It's interesting to look with new eyes those places you're familiar with or have been before, that sidestreet you pass by every day after going outside the metro station can become a source of inspiration and even a breath of fresh air if you just pay attention to its surroundings.
I traveled from Panama to the city of Barcelona to stay there for a few days (just before the world went on lockdown), to work on a personal project, catch up with some friends and of course to enjoy the city itself, and that was the viewing practice I tried to carry out during those days. I must admit this city never ceases to astonish me, I even was lucky enough to have called it home once, so I always include it in my list of places to travel. Spring/Summer are the seasons I usually visit there so this time I decided to go during winter to change the scenario a little bit, and as I mentioned earlier, in the years I've been documenting this city, I'm always surprised with some new place/corner/plaza, or on the other hand, something that's been there for years but I didn’t look at it. Weather was in my favor as well, even though it was Winter the days were pretty warm and sunny. I must emphasize that during that period the light sneaking throughout the streets and buildings around the city was quite amazing and I think I can only justify it through the photos.
I cruised around the city via skateboard most of the time, from the mountain to the seaside and in between, all day with my cameras, my ol’ trusty Hasselblad 500CM (a medium format 6x6 camera) and the Hasselblad Xpan (a 35mm panoramic camera), both loaded with Ilford HP5 Plus film.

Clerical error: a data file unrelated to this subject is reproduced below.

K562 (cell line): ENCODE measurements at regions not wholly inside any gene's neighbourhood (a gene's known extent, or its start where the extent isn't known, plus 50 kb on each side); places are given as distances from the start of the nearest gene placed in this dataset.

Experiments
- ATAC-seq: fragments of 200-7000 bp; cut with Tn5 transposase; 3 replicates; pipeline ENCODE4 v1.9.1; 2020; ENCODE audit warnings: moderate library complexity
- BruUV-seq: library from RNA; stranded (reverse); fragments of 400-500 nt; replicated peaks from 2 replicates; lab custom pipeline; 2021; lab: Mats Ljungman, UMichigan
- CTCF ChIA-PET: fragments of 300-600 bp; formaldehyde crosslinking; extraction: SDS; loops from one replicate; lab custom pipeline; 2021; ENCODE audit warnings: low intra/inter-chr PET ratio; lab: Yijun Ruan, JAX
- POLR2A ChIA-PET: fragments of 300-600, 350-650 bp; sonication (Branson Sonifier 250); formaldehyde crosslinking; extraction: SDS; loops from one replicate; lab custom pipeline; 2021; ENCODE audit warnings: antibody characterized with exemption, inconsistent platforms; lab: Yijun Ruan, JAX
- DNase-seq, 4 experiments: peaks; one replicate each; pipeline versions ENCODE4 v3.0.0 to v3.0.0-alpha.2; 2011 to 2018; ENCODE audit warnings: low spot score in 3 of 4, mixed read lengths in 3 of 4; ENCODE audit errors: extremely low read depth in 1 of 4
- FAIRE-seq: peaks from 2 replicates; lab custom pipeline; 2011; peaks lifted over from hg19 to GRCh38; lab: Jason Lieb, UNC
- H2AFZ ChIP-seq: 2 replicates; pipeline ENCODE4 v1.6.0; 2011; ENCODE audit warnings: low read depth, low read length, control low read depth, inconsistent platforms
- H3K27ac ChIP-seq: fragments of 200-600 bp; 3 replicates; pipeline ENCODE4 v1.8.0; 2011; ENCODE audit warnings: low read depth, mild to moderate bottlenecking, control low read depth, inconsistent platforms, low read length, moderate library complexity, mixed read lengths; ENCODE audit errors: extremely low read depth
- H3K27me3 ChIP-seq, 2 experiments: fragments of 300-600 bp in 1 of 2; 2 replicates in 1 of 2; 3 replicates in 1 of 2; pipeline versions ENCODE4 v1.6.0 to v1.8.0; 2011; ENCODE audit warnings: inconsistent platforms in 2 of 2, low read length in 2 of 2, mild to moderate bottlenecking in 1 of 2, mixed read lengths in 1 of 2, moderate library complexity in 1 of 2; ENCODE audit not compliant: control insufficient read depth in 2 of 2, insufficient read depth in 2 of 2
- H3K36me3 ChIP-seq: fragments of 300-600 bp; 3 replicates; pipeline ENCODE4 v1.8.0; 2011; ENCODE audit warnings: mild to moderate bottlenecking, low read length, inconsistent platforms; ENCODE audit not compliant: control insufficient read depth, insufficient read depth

During skate sessions and long walks, I hit both new places and the ones where I had already been and photographed previously, and I tried to look for something different in them whether a light condition, timing, shoot using a different format, or just simply capturing everything that caught my attention in the rush of the everyday life of the city, which with the accelerated pace and instant gratification we have adapted over the years, we hardly see those simple things and let them go unnoticed.
Rafael Gonzalez is a photographer based in Panama City, Panama. Influenced by urban environments, skateboarding culture, and daily life scenarios, Rafael has developed a signature vision exploring the relationship of these elements through meticulously constructed images taken in a variety of places, where cultures and societies collide or coincide.
His specific use of contrast, light, shadows and well-defined framing is related to his analog approach to image-making. He uses a range of film cameras, experimenting from large format to 35mm, and it gives his work a certain edge that feels both secretive and original, sacred and true.
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